What then happens? In the presence of these cytokines, microglia are no longer able to carry out phagocytosis properly. For example, they are no longer able to clean up amyloid [6]. Whilst the low-grade inflammation is active, the plaque continues to accumulate. When this is not inhibited or corrected at source in the intestine, the syndrome continues to develop.


A focus on neurodegeneration

The foregoing also applies to other neurodegenerative disorders. That is because the essential difference is not the underlying process, that is almost always a form of neuro-inflammation. Equally, the difference is not in how migration is possible along the nerves, i.e. dysbiosis and leaky gut. The difference between the disorders lies primarily in the nature of the intruder(s) and the (combinations of) areas of the brain that ultimately become inflamed. But why hasn’t that been ‘discovered’ in the past?


It is now much easier to measure brain inflammations using the current generation of sensitive PET scans. That is why there is a growing body of research on this inflammatory component. For example, in OCD, the basal ganglia are affected and perhaps even the entire cortico-striato-thalamo-cortical circuit, as shown by very recent research using PET scans [5]. But in this case too, it all starts in the intestine.


Cocktail of risk factors

In our current Western society, the intestine has to cope with a cocktail of risk factors. Deregulation of the gut-microbiome-brain axis can occur as a result of ageing, brain trauma or auto-immunity. But mainly the interaction between external factors and the body’s internal intestinal environment plays a role: toxins and unfavourable microbes, viruses and bacteria in the food, the wrong diet, a lack of exercise, air pollution and, for example, passive smoking. Each of the foregoing harm our healthy flora and therefore undermine our health.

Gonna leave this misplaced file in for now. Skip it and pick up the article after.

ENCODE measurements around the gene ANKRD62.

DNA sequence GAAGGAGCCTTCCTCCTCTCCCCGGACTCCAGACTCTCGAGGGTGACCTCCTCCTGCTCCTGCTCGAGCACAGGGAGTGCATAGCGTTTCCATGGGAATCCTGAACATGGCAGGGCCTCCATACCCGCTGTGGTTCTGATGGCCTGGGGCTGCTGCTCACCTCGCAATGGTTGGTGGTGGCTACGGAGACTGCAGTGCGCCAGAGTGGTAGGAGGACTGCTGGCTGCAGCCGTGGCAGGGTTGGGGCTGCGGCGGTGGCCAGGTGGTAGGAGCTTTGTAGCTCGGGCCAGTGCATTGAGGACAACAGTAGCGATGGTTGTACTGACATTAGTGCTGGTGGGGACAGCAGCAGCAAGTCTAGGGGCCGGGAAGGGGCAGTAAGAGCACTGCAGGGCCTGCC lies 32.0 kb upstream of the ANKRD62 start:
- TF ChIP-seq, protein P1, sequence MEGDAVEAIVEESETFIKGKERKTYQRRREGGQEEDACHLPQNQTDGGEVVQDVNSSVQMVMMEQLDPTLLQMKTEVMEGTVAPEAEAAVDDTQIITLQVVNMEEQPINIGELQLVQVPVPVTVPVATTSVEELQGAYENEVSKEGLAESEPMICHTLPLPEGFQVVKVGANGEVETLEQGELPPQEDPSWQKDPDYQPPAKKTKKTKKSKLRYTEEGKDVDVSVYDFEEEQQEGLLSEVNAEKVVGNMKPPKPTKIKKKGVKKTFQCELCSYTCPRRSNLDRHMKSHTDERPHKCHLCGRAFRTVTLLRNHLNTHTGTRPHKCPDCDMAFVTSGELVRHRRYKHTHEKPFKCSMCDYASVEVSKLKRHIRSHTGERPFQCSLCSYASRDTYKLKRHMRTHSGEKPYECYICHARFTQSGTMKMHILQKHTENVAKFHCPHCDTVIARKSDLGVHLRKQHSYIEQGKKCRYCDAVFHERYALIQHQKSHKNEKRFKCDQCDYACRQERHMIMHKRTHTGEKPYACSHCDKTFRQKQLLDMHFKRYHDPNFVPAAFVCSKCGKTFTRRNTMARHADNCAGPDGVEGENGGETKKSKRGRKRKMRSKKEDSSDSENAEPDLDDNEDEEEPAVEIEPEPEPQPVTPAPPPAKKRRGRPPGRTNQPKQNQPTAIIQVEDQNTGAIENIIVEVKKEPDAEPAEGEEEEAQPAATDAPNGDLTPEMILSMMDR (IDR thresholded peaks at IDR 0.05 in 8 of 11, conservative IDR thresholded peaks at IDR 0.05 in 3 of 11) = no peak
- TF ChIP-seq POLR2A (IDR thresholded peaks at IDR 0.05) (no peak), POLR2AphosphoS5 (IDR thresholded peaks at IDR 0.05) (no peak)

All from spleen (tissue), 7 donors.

A certain genetic susceptibility also plays a role, but always in combination with the quality of the epigenetic environment. And this again is affected by the diet, exercise, stress, social contacts, dealing well with emotions and a whole range of other parameters which can be influenced without medicines.


Good treatment (and prevention) therefore always starts with the intestinal immune system. Even with (the early stages of) traditionally difficult to treat neurodegenerative disorders, such as Parkinson’s disease, Alzheimer’s disease and multiple sclerosis. Conclusion? If you want to tackle the actual cause of the cause, choose a psycho-neuro-immunological treatment.



[1] Meraz-Rios, Marco (August 2013). "Inflammatory process in Alzheimer's Disease". Frontiers in Integrative Neuroscience. 7.

[2] Tansey, Malu (May 2012). "Neuroinflammation and Non-motor Symptoms: The Dark Passenger of Parkinson's Disease?". Curr Neurol Neurosci Rep. 12: 350–358

[3] Madelyn C. Houser & Malú G. Tansey, The gut-brain axis: is intestinal inflammation a silent driver of Parkinson’s disease pathogenesis? Nature PJ Parkinson's Disease 3, Article number: 3 (2017)

[4] Sophia Attwells, HBSc; Elaine Setiawan, PhD; Alan A. Wilson, PhD; et al., Inflammation in the Neurocircuitry of Obsessive-Compulsive Disorder, JAMA Psychiatry. 2017;74(8):833-840.

[5] McKay D, Sookman D, Neziroglu F, Wilhelm S, Stein DJ, Kyrios M, Matthews K, Veale D, Efficacy of cognitive-behavioral therapy for obsessive-compulsive disorder, Psychiatry Res. 2015 Feb 28;225(3):236-46.

[6] Tansey, Malu; Tamy C Frank-Cannon (November 2009). "Does neuroinflammation fan the flame in neurodegenerative diseases?". Molecular Neurodegeneration. 4: 47.